"At this late a stage, resignations help little beyond serving as late attempts at self-preservation," argued Rep. Alexandria Ocasio-Cortez.
January 8, 2021

Progressive lawmakers and advocacy groups on Thursday urged members of President Donald Trump's Cabinet considering resignation following Wednesday's insurrectionist attack on the U.S. Capitol to remain in the administration and invoke the 25th Amendment to remove the president from office.

"A number of administration officials are resigning to protest Trump's horrific acts of sedition yesterday," noted Sen. Bernie Sanders (I-Vt.) on Twitter. "Not good enough! The vice president and Cabinet members must invoke the 25th Amendment NOW and remove Trump from office before he incites more violence and chaos."

Sanders' remarks came hours after Elaine Chao, Trump's transportation secretary, cited Wednesday's "traumatic and entirely avoidable" attack as she tendered her resignation, explaining the incident "has deeply troubled me in a way that I simply cannot set aside."

Chao, who is also the wife of soon-to-be Senate Minority Leader Mitch McConnell (R-Ky.), was the highest-ranking Trump administration official to resign in the wake of what many observers called a domestic terror attack. But she wasn't the only one.

NPR reports Stephanie Grisham, chief of staff to first lady Melania Trump; Sarah Matthews, a deputy press secretary; Mick Mulvaney, the special envoy to Northern Ireland; and Matt Pottinger, the deputy national security adviser, are among those who are quitting over Wednesday's insurrection.

While such resignations may be dressed in a veneer of principle, many progressives say that if they want to make good, Trump officials should remain in his Cabinet and use the 25th Amendment—which allows for the dismissal of a president who is incapacitated, or unable or unwilling to perform their duties—to remove him from office. A group of nearly 100 Democratic lawmakers on Wednesday sent a letter to Vice President Mike Pence to "emphatically urge" him to invoke the constitutional remedy.

"At this late a stage, resignations help little beyond serving as late attempts at self-preservation," argued Rep. Alexandria Ocasio-Cortez (D-N.Y.). "If Sec. Chao objects to yesterday's events this deeply, she should be working the Cabinet to invoke the 25th amendment—not abdicating the seat that allows her to do so."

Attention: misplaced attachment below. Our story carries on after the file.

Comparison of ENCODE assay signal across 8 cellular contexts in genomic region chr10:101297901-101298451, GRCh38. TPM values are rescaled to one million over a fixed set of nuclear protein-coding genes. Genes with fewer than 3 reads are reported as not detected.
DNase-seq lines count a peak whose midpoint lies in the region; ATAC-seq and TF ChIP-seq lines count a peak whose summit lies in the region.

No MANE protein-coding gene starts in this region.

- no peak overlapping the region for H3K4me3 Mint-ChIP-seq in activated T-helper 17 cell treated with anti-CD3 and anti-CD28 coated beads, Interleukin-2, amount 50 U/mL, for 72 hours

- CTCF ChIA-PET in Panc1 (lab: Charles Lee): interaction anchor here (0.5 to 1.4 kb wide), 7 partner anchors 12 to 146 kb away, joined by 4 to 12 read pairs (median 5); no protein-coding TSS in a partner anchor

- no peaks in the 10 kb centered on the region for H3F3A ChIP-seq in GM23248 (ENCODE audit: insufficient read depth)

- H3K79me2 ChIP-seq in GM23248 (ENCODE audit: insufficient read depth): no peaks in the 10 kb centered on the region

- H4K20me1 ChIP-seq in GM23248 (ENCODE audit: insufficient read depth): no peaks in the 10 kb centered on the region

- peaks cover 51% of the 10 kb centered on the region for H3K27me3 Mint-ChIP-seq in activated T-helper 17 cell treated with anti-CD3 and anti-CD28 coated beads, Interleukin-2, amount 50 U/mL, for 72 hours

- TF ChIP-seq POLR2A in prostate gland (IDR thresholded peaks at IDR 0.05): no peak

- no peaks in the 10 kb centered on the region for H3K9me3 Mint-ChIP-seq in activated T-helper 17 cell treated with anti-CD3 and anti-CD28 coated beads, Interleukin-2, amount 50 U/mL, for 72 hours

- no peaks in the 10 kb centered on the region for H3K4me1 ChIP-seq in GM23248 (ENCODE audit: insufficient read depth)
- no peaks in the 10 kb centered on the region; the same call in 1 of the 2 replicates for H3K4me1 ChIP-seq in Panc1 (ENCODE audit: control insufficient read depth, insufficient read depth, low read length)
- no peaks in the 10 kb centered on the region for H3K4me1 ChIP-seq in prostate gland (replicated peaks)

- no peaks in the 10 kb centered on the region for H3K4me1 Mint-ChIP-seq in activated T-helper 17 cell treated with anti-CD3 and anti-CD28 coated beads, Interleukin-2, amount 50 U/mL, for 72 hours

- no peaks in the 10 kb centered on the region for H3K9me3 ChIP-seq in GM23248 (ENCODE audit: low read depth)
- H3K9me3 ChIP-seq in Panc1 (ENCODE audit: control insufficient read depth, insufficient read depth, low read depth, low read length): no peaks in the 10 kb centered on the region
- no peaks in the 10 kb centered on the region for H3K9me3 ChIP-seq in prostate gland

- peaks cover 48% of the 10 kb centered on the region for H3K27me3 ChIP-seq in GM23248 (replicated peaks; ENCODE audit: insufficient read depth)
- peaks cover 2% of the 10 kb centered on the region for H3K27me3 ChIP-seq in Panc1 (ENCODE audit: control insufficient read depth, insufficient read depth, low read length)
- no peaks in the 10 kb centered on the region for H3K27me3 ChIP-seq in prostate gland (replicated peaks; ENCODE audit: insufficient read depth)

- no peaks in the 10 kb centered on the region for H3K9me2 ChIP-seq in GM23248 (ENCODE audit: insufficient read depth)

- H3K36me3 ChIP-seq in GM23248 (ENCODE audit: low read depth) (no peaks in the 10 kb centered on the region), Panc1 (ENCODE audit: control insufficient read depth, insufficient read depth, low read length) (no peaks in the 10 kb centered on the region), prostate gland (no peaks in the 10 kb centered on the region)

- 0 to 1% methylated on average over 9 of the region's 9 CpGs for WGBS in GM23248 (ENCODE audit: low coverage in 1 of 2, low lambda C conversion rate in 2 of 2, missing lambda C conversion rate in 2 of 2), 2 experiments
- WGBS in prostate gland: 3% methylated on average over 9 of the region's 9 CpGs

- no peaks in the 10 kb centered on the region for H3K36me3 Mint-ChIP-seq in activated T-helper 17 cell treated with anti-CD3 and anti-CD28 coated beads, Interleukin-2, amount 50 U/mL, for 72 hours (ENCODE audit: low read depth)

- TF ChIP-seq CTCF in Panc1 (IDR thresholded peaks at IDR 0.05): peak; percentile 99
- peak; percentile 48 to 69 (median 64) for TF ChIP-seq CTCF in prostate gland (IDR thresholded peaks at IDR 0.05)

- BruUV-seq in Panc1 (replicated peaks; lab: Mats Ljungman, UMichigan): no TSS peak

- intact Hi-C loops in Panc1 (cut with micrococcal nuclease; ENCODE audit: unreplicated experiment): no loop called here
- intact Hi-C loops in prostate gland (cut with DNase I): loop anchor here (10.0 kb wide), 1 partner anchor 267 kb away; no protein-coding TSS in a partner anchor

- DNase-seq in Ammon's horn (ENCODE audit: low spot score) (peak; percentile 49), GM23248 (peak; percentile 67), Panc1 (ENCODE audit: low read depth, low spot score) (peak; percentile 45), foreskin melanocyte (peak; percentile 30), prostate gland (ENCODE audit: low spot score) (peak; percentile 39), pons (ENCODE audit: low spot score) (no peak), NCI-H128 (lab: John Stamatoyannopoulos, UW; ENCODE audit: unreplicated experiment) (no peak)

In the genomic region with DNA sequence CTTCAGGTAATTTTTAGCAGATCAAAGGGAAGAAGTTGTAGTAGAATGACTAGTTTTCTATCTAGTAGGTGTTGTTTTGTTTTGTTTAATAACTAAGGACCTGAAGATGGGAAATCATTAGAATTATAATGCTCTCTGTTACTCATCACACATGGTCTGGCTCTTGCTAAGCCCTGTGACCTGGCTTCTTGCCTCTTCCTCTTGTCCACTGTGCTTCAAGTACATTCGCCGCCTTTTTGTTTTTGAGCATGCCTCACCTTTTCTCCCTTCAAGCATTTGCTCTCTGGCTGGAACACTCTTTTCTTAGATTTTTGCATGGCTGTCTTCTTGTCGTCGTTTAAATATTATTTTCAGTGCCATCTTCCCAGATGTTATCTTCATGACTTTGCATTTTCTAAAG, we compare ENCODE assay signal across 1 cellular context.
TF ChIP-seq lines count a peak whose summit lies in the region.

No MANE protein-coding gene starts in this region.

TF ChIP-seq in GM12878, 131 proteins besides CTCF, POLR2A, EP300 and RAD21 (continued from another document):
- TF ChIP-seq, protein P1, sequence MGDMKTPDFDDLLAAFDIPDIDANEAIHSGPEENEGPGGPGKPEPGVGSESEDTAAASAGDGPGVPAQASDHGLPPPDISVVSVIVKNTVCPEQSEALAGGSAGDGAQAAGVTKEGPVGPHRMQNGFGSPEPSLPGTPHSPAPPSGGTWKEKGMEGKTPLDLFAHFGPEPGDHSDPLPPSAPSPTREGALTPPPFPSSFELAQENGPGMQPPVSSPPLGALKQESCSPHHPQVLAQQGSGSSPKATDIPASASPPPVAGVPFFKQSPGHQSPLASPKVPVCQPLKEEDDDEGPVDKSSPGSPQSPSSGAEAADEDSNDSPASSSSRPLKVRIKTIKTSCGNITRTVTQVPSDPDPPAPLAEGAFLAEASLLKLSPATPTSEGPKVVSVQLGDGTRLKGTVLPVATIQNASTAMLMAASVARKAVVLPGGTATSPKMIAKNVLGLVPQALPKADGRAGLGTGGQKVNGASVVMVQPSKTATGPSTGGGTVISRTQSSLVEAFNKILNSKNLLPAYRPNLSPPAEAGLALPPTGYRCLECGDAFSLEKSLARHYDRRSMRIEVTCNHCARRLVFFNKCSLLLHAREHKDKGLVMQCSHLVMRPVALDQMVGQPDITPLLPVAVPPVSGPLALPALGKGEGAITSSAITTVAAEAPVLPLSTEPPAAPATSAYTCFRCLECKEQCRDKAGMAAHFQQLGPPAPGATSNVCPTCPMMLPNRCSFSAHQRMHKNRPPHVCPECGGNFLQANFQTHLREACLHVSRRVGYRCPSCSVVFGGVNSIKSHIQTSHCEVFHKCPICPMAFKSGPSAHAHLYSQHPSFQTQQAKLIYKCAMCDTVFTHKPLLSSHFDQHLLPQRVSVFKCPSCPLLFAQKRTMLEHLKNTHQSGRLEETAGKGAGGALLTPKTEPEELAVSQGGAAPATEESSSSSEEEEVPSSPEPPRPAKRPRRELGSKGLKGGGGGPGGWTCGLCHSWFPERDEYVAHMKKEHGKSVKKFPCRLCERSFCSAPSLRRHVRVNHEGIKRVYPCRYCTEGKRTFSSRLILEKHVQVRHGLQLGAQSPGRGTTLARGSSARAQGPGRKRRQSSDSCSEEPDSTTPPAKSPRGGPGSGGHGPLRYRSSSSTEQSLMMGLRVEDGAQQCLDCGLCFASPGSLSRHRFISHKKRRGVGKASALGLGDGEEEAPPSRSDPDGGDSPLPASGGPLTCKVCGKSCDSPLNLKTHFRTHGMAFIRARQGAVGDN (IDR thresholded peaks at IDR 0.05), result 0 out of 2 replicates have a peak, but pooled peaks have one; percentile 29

The advocacy group Public Citizen was even more blunt, calling Chao's resignation "the definition of cowardice."

"Chao could have stayed and pushed for the 25th Amendment to remove Trump from office," the group tweeted. "Instead, she enabled Trump for four years and jumped ship when her husband's workplace was ransacked. Pathetic."

To those members of Trump's Cabinet who haven't left but are thinking about doing so, Robert Weissman and Lisa Gilbert, respectively Public Citizen president and vice president, sounded a gentler tone:

I am sure you all are profoundly and appropriately disturbed by what occurred yesterday at the Capitol... Many of you may now be considering resigning... While principled resignations would have been appropriate at any other moment in the administration's tenure, that is no longer this case.

Invoking the 25th Amendment in this way is without precedent and should only be done in the most extreme circumstances. But we are now living in those most extreme circumstances. Your country is relying on you to honor your duty to the Constitution and protect us all.

Pence, however, is reportedly unwilling to use his power to invoke the 25th Amendment, according to sources who spoke with Business Insider on Thursday. New York Times correspondent Maggie Haberman confirmed the report.

Another option for holding Trump accountable for the riot he incited—impeachment—appears off the table for now. Despite Rep. Ilhan Omar (D-Minn.) introducting articles of impeachment against Trump on Thursday for his "attempted coup against our country," Democratic leaders in the House of Representatives—which just 24 hours earlier had been under occupation by a Trumpist mob—saw fit to adjourn until the inauguration of President-elect Joe Biden on January 20.

Republished from Common Dreams (Brett Wilkins, staff writer) under a Creative Commons Attribution-Share Alike 3.0 License.

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